Says Weiner, "I was raised by a strong woman. I have two powerful, professional older sisters. My wife is a powerful, professional woman. And I have four sons, so I haven't been able to pass that much on – except the fact that [as a man] you'd better listen, and you'd better not act like you're in the majority, and you'd better perceive the world as a human being and not in terms of gender," he said. But, that may be exactly what attracted women to men of the era - a strength where men were men and women women, even if the men would go overboard.  How many times did the woman keep running back to them - or the man to the woman.    Perhaps women wanted to put up with a sometimes over-the-top man who really showed love and care, rather than equivocation. Even if he did sometimes drink too much or become belligerent at times.  After all, marriage rates have only gotten worse since then.  

Despite all the 'colorization' today's audience could see through to the REAL substance of an era when there were real families, when people dressed up and  real romance ensued.  Yes, there were dress codes then and rules that many would later rebel against, but that's exactly what many today seem to miss and yearn for.   There was even an honesty then in the deception that existed.

Something about the debonair Don Draper ending up in a hippie commune doing yoga just seems a bit contrived.  Maybe true, and perhaps the problem with society quickly jilted from the 'happy days'  early 60s Kennedy era to the post-Kennedy  'flower children'  times when men gave up their macho honesty for squishy, phony 'feel good.'   Without having seen the episode, what if Don Draper would have NOT gone to the hippie camp and maintained more of his honest macho-ism.  I just have to assume that Don started getting squishy to appeal more  'today.'    Just to see the photo of the still white-shirted, Madison-Avenue-looking Draper there in yoga pose with hippies seems to say it all.    Would be interesting  to hear if women preferred the early 60s Draper or the 'yoga' era Draper.  I would guess many would say the former, despite the politically-incorrectness.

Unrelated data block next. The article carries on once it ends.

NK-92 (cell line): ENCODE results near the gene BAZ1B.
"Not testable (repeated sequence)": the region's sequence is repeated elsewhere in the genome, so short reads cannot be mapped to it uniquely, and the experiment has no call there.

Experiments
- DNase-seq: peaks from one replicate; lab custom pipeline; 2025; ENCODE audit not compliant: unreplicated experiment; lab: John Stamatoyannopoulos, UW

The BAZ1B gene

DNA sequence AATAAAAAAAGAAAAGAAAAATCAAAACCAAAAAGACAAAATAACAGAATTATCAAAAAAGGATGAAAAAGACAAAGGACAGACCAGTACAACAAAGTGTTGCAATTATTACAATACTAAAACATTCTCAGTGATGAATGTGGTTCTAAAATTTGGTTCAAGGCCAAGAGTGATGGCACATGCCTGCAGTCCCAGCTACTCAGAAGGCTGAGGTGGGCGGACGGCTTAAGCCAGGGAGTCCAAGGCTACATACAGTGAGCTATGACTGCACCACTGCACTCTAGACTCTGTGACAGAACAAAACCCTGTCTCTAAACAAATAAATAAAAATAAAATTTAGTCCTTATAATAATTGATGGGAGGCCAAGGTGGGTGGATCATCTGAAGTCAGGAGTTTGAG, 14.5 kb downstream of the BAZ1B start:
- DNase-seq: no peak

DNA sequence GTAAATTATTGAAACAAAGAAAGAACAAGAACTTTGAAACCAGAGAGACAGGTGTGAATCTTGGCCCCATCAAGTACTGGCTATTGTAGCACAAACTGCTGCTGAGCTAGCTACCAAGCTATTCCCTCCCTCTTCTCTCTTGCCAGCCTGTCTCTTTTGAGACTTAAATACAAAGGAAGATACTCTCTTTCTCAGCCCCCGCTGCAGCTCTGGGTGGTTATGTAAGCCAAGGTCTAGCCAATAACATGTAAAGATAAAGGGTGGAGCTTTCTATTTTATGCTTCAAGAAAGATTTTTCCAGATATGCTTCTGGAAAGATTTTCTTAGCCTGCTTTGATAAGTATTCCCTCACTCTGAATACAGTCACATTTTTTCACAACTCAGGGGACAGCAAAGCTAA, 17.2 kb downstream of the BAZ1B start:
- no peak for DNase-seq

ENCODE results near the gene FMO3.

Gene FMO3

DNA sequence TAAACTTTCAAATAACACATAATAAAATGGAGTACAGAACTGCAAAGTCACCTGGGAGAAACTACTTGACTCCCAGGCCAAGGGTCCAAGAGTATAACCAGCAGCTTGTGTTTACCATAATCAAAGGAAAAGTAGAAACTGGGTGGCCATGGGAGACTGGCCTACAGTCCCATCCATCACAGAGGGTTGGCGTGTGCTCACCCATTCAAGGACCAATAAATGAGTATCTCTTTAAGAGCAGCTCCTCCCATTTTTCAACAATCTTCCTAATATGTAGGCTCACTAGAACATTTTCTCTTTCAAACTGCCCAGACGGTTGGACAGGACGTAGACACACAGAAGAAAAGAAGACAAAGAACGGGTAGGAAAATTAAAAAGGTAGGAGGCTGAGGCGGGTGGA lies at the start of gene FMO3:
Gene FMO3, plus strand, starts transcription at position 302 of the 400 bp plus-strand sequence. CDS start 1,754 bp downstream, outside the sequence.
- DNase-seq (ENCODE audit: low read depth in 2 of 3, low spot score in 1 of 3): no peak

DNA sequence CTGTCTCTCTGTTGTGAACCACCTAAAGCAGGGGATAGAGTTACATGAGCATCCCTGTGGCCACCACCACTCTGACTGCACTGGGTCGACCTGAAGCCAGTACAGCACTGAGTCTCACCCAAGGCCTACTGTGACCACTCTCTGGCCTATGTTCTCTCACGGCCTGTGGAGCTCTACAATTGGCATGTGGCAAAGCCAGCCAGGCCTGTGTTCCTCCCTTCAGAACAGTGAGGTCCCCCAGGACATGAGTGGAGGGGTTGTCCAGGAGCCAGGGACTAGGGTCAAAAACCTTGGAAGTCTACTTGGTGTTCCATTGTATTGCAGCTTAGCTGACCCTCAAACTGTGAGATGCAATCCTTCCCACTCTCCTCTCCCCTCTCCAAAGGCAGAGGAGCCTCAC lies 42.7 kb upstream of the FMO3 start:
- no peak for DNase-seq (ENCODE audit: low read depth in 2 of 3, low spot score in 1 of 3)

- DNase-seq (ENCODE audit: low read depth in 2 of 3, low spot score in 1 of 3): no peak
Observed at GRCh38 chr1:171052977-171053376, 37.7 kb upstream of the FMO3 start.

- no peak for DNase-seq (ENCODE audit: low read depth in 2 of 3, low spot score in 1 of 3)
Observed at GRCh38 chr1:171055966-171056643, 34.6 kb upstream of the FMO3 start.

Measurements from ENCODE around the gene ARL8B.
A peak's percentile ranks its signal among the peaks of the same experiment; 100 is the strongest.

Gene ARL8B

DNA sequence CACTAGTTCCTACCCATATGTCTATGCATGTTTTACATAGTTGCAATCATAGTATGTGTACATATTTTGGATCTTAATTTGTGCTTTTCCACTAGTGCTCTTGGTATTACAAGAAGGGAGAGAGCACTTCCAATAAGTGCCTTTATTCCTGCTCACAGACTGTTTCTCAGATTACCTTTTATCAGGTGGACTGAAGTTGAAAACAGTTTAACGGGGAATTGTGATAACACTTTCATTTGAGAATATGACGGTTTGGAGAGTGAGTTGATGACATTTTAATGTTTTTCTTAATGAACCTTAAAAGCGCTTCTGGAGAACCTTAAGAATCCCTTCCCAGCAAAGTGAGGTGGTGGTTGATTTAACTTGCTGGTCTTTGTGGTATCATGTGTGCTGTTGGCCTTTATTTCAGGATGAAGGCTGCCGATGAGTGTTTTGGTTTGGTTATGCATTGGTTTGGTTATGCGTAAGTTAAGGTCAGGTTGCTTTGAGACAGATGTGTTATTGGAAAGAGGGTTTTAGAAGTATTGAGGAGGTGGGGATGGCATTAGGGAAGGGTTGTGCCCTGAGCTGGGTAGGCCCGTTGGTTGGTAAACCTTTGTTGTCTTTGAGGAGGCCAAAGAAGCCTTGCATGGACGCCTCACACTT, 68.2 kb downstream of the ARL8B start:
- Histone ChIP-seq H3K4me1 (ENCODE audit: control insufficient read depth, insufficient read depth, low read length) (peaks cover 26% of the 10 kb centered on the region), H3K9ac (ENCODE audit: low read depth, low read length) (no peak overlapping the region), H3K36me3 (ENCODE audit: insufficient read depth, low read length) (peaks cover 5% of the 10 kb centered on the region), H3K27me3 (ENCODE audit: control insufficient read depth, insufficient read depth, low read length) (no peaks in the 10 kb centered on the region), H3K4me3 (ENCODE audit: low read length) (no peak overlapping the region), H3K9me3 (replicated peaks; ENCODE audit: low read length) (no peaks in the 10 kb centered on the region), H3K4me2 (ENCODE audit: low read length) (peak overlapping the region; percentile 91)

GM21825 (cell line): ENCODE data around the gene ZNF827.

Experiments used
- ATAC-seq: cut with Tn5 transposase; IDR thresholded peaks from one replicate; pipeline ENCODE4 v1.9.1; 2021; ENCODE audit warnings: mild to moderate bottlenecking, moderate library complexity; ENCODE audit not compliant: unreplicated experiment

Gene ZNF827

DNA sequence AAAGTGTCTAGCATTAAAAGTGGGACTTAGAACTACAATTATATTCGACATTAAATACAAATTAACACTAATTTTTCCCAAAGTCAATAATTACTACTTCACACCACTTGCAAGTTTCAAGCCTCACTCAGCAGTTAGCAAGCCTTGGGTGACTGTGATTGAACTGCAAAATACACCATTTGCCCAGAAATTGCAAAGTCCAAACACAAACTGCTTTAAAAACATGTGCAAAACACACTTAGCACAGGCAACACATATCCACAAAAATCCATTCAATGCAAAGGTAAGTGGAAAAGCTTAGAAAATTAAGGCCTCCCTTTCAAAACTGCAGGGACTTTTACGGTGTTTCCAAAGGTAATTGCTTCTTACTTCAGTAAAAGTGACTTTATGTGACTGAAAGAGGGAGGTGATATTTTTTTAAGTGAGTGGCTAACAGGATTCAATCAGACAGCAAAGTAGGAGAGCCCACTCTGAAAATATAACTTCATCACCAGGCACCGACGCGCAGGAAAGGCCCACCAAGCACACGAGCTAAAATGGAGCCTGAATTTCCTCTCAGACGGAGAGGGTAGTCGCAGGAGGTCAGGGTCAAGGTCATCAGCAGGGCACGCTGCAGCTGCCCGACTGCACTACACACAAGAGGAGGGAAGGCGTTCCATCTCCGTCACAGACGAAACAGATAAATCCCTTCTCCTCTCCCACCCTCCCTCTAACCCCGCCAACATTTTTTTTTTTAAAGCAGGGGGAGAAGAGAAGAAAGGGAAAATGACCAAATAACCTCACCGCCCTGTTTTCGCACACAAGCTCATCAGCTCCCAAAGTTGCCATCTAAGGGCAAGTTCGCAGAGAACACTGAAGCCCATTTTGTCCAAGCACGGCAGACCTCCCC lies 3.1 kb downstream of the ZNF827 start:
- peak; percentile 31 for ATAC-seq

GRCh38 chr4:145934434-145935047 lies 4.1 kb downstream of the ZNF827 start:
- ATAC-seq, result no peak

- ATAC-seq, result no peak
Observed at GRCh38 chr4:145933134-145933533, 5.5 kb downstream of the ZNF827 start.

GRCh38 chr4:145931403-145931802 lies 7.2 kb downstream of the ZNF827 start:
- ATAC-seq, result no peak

Believable?    Or, more poetic license?   How easy could people really CHANGE from their early '60s persona to a totally different late-60s mindset?  Matthew Weiner, the series creator, sets lead Don Draper up with a full stack of attractive qualities, then mixes in just enough self-destructiveness and amorality to repulse us. Ideal TV fare ala Breaking Bad if you're into this sort of thing. The postives of the early '60s era get pretty much trashed, as expected, in typical lmodern TV screenplay.

A few comments from the peanut gallery (as they used to say): 

"I love the fact, that in one points in time all women didn't look like cheap whores, this show captures that, and many things of that nature."

"  add the lens of the '60s and the wild contrast between today's world and that period culturally, and you have the perfect backdrop to examine aspects of our history that seem mundane now that they've passed, but were critical and electrifying socially at the time. It's easy to forget how different things were in this country even 40 years ago, and that lends a certain voyeuristic aspect to the show, as well as a visual distinction that makes it unique from almost everything else on TV these days. Avant garde decor and fashion of the day are jarring in comparison to what we consider chic or stylish today.'